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Idaho wind company proposes unusual sale

Idaho wind company proposes unusual sale

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One Idaho wind company has a plan to get more green for each gust.

Idaho Winds LLC, representing eight local wind farms, has petitioned the Federal Energy Regulatory Commission to approve its unconventional plan to sell renewable energy credits in California.

In its Dec. 15 request, Idaho Winds proposed to sell wind energy and related renewable energy credits to a third party. The catch was Idaho Winds would instantly buy the power back, leaving just the credits, which the third party would sell to a California utility.

In essence, no energy would be sold — just California credits for wind power sold in another state.

The shell game is driven partly by California energy policy and partly by Idaho regulations.

California, along with most Western states, has a law requiring that renewable sources provide a certain percentage of the state’s energy needs. With every unit of renewable energy it buys or produces, a utility receives a renewable energy credit. At least 20 percent of California’s energy needed to come from renewable sources this year, with that percentage jumping to a full third by 2020.

As it stands, California utilities buy the energy and energy credits together. But after the initial purchase, the credits can be “unbundled” from the energy so utilities can just buy the credit. That’s the loophole Idaho Winds hopes to use.

Idaho Winds can’t sell the credits in Idaho because the state doesn’t have such a law, so its utilities don’t need credits.

Part of the reason for the petition was to ensure that, if the plan is approved, Idaho Winds will still qualify for small-project energy rates under the U.S. Public Utility Regulatory Policies Act. It received approval for such rates from the Idaho Public Utilities Commission the same day it petitioned FERC.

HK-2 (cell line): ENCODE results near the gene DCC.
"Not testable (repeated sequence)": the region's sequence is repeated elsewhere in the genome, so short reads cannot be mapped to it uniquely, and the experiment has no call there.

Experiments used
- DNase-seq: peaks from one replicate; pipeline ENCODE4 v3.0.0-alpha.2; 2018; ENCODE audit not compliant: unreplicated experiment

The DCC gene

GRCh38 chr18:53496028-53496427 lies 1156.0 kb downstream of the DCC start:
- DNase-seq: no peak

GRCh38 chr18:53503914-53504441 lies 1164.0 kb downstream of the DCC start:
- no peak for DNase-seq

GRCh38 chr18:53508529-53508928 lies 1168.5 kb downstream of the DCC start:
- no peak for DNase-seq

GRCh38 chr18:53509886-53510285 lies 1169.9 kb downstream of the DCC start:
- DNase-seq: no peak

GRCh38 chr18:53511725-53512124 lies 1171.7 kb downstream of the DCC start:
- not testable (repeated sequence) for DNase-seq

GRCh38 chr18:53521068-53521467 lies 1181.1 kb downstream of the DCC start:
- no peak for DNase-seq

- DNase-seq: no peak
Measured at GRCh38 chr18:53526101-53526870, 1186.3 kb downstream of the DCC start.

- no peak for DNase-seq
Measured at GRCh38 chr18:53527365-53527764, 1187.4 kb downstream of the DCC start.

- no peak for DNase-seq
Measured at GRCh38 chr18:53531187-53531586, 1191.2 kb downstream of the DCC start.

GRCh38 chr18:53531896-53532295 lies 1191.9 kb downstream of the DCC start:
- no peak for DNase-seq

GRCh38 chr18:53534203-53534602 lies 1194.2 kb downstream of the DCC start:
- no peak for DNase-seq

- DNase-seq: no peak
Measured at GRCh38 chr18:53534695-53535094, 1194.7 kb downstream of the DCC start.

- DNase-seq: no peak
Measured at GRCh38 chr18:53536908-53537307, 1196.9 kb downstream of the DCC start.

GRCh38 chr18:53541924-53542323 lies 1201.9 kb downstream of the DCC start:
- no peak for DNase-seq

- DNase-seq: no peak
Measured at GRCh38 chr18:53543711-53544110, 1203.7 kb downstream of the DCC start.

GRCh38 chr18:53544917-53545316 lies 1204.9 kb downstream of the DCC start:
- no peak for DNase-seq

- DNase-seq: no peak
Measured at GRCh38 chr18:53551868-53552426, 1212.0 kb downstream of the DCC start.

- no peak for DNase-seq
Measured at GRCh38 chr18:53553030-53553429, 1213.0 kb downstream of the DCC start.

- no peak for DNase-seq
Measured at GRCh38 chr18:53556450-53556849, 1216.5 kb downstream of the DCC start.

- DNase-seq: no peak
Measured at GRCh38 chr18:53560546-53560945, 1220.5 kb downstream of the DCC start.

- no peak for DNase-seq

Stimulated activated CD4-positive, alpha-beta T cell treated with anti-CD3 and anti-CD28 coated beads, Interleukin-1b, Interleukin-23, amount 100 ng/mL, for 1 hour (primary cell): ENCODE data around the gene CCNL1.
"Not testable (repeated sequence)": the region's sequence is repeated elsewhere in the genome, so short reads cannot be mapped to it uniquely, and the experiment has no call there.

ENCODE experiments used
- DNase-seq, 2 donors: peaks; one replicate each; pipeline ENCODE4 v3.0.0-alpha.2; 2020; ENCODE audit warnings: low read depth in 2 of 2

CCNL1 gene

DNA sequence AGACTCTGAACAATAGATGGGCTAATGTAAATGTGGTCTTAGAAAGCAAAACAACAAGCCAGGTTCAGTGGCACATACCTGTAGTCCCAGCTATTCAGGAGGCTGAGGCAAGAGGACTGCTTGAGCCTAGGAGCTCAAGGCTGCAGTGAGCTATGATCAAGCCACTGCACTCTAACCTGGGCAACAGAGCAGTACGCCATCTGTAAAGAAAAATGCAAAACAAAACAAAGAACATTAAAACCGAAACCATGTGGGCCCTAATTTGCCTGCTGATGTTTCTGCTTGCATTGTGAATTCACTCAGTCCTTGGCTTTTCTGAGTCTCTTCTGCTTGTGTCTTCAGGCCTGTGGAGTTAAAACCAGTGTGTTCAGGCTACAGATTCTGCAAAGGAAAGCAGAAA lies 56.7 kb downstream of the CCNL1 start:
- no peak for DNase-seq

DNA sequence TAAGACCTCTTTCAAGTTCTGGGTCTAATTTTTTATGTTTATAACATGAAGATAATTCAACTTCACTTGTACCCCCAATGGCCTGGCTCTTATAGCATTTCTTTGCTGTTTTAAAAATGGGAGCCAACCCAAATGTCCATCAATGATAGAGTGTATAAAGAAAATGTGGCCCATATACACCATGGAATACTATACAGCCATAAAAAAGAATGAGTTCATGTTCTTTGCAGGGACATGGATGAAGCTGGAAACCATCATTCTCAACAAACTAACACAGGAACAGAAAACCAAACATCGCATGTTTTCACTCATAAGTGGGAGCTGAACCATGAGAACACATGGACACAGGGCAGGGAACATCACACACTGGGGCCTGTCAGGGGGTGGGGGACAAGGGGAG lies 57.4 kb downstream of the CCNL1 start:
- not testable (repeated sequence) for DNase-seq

FERC spokeswoman Barbara Connors said the petition may be a unique idea. Both state renewable standards and the renewable energy industry are just getting going, so very little has been tried.

“Basically, they’re saying to us, ‘This is how we read things and do you see it the same way?’” Connors said. “If this had happened before, they probably wouldn’t be asking us.”

If the petition is approved, it opens the door for other renewable energy producers in Idaho to follow suit.

Connors said one California utility has already intervened in the petition, an option allowed until Jan. 14. Pacific Gas and Electric Co. says it would be affected by the proposal.

However, Idaho Winds’ petition may be unnecessary. The California Public Utilities Commission is reconsidering the bundling requirement after its latest rules pertaining to credits were challenged. Spokesman Andrew Koch said the CPUC plans to meet Jan. 13 to vote on a revision that allows for bundled contracts and credit-only contracts.

“We’re going to see if we can refine the whole process,” Koch said. “This may open up a different avenue.” 


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